Album review: Super Wild Horses' 'Fifteen'
On the heels of one sold-out, impossible-to-find and highly lauded 7-inch single, Melbourne, Australia, indie-pop duo Super Wild Horses' debut long-player, "Fifteen," is finally available from HoZac Records.
The band's stripped-down, fuzzy, post-punk sound is propelled by a simple formula of guitar, bass and keyboard, which youthful band members Amy and Hayley freely switch among. Duos can be as problematic as one-man bands in that their limited resources often deliver a half-realized product that could benefit from a few more brushstrokes, but Super Wild Horses somehow manage to pull off an enjoyable record despite the challenges. Their sound may be primitive and untutored, but many of their songs feature enough hooks and attractive flourishes to lift them out of the naive lo-fi rut.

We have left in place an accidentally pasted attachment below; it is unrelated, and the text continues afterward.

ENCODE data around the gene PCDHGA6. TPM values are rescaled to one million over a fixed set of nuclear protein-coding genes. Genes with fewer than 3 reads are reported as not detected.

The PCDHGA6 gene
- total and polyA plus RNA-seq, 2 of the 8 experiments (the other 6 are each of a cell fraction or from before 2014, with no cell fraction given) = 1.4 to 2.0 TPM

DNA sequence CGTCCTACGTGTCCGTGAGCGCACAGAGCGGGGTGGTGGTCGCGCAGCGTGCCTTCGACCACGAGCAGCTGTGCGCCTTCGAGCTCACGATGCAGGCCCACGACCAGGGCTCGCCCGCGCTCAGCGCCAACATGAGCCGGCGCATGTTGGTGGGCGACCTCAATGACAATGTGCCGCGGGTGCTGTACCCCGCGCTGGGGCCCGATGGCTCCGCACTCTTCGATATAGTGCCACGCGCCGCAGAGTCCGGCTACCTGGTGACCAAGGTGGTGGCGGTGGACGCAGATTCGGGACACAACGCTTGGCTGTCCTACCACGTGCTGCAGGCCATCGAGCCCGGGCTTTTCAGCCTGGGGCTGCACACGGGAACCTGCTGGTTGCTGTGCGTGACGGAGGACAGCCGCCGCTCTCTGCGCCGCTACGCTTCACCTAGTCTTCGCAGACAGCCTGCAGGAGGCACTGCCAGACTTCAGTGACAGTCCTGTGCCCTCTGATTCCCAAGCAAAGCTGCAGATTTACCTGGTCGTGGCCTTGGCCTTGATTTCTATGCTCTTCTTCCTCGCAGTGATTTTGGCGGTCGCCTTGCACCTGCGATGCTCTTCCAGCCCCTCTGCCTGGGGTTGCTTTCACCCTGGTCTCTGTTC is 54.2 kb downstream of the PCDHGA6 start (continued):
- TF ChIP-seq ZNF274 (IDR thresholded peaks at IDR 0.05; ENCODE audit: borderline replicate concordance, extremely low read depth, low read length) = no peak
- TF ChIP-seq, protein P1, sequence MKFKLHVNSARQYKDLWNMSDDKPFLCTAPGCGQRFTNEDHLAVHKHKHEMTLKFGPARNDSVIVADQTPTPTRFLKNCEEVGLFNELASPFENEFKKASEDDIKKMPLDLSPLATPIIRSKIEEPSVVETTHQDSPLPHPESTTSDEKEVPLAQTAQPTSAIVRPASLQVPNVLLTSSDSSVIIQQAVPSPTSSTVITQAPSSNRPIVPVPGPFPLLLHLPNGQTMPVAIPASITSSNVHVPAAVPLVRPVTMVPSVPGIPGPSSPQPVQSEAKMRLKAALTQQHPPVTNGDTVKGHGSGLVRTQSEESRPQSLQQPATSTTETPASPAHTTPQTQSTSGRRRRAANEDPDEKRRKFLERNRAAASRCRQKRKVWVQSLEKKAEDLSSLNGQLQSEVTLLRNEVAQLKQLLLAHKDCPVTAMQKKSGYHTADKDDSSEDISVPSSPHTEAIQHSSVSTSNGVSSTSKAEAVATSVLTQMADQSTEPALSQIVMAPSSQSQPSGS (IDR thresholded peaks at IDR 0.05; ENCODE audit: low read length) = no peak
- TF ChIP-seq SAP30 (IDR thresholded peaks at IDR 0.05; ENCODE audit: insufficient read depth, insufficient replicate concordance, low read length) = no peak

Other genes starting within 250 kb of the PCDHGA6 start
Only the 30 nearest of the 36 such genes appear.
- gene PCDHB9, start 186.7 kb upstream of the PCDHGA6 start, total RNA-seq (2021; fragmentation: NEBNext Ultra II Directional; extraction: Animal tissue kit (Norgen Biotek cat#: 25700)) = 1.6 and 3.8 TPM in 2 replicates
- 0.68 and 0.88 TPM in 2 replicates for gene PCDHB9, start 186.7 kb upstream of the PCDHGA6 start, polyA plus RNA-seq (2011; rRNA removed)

"Fifteen" has a loose, extemporaneous texture that occasionally strays toward a torpid repetitiveness, especially in the latter half of the album. A little sunny fuzziness goes a long way, after all, and "Fifteen" glows with enough sunny fuzziness to power several albums. But Super Wild Horses makes up for it with several earnest, well-wrought successes that are buoyed by a distinct pop twist. Highlights include the careless, lilting "I Want You," the straightforward teenage love ballad, "Adrian," and the pulsing, dreamlike "Golden Town," which dissolves in the end into a foggy blanket of crashing cymbals and stellar guitar work.
Super Wild Horses
Three stars (out of four)
Get a taste of Super Wild Horses with the music video for "Golden Town," from "Fifteen."